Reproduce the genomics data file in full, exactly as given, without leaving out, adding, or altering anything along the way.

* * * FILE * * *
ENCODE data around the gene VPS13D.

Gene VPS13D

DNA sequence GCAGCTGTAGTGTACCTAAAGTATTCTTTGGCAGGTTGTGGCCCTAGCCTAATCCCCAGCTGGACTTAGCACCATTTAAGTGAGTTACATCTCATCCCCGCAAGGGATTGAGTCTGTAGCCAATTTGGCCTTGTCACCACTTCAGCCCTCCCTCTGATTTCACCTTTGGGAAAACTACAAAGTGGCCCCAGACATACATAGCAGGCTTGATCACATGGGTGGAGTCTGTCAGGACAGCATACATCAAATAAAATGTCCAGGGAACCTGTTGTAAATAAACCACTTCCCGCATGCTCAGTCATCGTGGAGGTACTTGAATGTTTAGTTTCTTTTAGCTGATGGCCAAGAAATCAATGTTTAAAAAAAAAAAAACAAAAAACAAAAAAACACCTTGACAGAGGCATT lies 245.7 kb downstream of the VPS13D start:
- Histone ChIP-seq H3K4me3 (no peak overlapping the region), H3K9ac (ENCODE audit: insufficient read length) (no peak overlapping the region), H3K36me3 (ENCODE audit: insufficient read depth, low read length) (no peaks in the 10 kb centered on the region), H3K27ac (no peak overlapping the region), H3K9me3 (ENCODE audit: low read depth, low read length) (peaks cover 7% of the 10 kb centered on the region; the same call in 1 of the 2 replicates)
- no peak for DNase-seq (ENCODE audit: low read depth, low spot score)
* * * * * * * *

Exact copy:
ENCODE data around the gene VPS13D.

Gene VPS13D

DNA sequence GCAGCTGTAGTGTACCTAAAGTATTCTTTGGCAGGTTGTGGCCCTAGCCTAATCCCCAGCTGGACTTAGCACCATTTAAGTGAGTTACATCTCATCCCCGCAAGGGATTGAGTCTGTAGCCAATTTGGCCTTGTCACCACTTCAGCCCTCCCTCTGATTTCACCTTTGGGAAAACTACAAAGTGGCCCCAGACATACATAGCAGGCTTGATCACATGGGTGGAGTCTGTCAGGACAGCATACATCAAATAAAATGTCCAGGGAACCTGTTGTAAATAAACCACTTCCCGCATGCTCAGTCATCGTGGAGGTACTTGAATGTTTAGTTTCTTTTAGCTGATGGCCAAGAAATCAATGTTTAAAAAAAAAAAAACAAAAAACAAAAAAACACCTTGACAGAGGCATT lies 245.7 kb downstream of the VPS13D start:
- Histone ChIP-seq H3K4me3 (no peak overlapping the region), H3K9ac (ENCODE audit: insufficient read length) (no peak overlapping the region), H3K36me3 (ENCODE audit: insufficient read depth, low read length) (no peaks in the 10 kb centered on the region), H3K27ac (no peak overlapping the region), H3K9me3 (ENCODE audit: low read depth, low read length) (peaks cover 7% of the 10 kb centered on the region; the same call in 1 of the 2 replicates)
- no peak for DNase-seq (ENCODE audit: low read depth, low spot score)